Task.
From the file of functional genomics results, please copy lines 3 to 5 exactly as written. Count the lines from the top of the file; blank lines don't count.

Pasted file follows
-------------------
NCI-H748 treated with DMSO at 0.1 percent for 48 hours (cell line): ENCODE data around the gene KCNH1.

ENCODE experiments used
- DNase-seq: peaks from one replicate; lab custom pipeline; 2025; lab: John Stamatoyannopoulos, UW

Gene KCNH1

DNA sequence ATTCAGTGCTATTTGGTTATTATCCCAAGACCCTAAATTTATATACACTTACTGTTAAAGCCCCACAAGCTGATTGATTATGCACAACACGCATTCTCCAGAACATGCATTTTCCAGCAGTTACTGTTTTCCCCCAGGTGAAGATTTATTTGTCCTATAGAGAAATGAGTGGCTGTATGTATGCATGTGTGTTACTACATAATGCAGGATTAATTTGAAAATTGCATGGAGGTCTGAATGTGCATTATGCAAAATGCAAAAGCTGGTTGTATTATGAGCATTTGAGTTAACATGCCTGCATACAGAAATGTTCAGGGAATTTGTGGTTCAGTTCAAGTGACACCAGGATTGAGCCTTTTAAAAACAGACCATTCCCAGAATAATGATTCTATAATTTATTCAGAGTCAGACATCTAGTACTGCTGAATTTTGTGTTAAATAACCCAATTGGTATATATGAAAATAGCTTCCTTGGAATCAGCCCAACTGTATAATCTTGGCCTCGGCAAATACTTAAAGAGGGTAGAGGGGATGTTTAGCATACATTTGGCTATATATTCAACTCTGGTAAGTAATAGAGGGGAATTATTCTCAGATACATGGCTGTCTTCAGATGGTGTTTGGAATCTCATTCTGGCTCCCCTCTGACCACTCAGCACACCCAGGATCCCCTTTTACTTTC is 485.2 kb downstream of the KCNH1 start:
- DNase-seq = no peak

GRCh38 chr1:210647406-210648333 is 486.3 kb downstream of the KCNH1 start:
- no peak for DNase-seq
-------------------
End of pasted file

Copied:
- DNase-seq: peaks from one replicate; lab custom pipeline; 2025; lab: John Stamatoyannopoulos, UW

Gene KCNH1

DNA sequence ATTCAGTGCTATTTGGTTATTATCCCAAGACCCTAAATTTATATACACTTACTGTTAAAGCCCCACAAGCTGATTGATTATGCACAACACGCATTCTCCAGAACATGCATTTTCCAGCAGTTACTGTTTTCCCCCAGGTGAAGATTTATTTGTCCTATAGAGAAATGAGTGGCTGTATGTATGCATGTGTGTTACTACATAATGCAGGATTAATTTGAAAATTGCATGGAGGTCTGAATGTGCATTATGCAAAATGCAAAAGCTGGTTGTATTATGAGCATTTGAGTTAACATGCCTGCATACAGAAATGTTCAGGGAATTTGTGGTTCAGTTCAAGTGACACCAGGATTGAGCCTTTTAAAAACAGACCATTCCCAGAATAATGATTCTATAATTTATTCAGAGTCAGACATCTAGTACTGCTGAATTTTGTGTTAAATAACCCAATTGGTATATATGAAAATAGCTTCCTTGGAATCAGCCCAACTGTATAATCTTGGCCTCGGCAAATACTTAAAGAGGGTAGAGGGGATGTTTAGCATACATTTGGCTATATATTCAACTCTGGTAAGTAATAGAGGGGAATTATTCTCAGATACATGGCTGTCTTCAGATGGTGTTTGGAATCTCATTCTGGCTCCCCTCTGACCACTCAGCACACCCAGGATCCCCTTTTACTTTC is 485.2 kb downstream of the KCNH1 start: